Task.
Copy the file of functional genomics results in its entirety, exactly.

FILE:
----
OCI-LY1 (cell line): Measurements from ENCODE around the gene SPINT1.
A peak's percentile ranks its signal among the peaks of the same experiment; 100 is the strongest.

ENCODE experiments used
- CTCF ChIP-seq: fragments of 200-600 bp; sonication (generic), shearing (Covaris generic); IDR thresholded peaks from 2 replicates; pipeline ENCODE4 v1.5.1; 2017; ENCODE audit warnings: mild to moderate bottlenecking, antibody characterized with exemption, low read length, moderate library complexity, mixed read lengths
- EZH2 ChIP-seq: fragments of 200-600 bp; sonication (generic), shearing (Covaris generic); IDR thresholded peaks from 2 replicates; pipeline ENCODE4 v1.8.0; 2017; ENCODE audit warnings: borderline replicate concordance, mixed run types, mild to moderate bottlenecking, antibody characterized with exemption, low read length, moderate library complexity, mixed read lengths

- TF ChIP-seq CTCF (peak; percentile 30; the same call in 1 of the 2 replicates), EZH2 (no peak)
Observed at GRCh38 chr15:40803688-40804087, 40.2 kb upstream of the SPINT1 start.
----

OCI-LY1 (cell line): Measurements from ENCODE around the gene SPINT1.
A peak's percentile ranks its signal among the peaks of the same experiment; 100 is the strongest.

ENCODE experiments used
- CTCF ChIP-seq: fragments of 200-600 bp; sonication (generic), shearing (Covaris generic); IDR thresholded peaks from 2 replicates; pipeline ENCODE4 v1.5.1; 2017; ENCODE audit warnings: mild to moderate bottlenecking, antibody characterized with exemption, low read length, moderate library complexity, mixed read lengths
- EZH2 ChIP-seq: fragments of 200-600 bp; sonication (generic), shearing (Covaris generic); IDR thresholded peaks from 2 replicates; pipeline ENCODE4 v1.8.0; 2017; ENCODE audit warnings: borderline replicate concordance, mixed run types, mild to moderate bottlenecking, antibody characterized with exemption, low read length, moderate library complexity, mixed read lengths

- TF ChIP-seq CTCF (peak; percentile 30; the same call in 1 of the 2 replicates), EZH2 (no peak)
Observed at GRCh38 chr15:40803688-40804087, 40.2 kb upstream of the SPINT1 start.